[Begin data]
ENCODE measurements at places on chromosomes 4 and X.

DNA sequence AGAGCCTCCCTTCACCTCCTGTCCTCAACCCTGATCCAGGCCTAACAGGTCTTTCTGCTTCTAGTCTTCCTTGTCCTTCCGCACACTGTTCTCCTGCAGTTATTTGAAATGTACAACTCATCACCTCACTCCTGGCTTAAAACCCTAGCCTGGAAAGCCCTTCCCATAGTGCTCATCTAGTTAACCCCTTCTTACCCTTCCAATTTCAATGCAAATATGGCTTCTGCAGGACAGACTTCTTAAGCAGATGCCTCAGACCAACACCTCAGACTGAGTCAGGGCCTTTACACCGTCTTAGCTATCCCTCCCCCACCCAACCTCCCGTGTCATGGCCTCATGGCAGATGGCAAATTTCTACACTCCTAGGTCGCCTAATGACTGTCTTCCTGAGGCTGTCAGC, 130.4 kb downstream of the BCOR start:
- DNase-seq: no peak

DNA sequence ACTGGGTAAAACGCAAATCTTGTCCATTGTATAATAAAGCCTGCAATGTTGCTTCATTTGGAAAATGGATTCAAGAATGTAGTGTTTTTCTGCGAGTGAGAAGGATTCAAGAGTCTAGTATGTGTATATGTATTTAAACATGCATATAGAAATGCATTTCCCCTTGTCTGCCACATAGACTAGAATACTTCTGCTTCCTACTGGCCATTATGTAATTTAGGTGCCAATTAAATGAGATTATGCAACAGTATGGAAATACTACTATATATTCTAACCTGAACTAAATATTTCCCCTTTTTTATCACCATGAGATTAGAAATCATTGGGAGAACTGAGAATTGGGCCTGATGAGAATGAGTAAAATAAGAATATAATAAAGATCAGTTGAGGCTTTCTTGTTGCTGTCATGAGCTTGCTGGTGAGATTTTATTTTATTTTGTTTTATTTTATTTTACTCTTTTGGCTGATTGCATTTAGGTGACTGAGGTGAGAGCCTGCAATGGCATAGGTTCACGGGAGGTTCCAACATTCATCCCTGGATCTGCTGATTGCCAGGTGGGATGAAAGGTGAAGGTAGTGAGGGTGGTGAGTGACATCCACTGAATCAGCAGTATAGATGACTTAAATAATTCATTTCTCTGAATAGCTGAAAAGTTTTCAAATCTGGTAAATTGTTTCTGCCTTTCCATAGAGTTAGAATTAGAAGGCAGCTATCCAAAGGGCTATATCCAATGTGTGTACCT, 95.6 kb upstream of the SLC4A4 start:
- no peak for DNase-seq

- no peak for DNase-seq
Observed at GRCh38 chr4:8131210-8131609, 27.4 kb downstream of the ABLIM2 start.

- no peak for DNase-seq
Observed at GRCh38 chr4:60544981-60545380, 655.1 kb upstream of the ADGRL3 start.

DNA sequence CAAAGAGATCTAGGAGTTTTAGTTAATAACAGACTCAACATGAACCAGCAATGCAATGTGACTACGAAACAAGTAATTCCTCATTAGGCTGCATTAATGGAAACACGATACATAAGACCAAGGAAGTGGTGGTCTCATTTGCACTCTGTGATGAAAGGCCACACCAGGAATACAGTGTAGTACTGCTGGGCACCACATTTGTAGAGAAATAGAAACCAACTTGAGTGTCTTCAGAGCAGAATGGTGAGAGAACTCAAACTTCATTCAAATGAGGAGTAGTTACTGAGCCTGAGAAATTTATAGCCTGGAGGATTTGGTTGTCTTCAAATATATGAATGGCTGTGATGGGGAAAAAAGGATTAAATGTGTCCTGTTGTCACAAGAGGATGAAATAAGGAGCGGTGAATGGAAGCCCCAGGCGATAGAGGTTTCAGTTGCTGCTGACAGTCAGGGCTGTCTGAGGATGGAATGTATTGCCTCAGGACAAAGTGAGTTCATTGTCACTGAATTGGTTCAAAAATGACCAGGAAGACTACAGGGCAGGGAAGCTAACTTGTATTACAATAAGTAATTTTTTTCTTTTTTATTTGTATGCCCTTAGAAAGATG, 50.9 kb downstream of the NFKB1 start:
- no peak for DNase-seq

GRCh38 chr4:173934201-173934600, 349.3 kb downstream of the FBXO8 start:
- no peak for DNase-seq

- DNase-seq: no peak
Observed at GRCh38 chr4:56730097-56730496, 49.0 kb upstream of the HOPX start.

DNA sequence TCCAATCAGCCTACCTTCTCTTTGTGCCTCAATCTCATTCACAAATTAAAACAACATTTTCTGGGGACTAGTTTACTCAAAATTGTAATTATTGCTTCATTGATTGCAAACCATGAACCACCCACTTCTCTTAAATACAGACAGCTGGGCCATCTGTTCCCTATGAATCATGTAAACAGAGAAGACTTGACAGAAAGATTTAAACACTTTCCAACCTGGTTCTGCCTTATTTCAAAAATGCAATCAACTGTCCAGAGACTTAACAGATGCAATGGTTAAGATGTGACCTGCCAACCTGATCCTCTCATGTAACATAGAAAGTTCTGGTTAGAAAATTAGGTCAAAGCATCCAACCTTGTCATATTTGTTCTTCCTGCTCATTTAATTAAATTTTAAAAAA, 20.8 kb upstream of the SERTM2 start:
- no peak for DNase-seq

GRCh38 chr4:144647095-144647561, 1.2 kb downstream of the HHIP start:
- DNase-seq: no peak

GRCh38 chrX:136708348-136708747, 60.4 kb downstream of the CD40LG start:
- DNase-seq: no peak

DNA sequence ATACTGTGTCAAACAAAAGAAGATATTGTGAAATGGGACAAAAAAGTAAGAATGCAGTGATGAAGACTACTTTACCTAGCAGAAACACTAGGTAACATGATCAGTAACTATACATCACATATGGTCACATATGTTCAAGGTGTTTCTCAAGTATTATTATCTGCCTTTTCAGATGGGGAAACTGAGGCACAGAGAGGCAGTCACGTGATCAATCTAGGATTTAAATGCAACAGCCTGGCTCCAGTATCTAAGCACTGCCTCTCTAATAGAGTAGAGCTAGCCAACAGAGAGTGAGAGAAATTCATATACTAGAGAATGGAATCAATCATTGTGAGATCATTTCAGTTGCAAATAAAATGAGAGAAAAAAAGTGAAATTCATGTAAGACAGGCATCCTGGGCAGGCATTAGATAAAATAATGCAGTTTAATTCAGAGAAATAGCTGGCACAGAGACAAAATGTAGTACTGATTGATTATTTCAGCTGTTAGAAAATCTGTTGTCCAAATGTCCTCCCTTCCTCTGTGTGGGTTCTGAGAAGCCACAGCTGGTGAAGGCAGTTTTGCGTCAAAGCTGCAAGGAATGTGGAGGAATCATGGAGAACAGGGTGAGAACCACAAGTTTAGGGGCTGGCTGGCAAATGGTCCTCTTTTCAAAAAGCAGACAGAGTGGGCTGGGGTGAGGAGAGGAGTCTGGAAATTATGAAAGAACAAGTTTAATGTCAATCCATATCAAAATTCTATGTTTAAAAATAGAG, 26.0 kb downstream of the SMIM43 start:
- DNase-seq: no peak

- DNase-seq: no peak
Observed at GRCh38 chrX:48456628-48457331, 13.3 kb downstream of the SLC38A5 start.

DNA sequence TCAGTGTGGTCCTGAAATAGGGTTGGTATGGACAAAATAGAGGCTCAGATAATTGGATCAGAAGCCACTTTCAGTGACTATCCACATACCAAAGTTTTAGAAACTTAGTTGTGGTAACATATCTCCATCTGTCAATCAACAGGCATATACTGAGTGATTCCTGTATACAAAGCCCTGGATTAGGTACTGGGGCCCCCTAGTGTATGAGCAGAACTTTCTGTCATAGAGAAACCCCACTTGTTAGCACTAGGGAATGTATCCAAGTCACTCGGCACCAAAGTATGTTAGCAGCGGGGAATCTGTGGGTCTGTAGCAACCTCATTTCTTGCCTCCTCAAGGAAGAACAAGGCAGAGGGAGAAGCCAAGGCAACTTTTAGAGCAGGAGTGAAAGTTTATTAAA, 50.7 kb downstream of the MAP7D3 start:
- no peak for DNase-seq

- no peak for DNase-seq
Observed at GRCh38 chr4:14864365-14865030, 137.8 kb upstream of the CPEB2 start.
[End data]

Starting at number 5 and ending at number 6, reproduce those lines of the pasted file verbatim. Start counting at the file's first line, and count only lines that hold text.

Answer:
- no peak for DNase-seq

- no peak for DNase-seq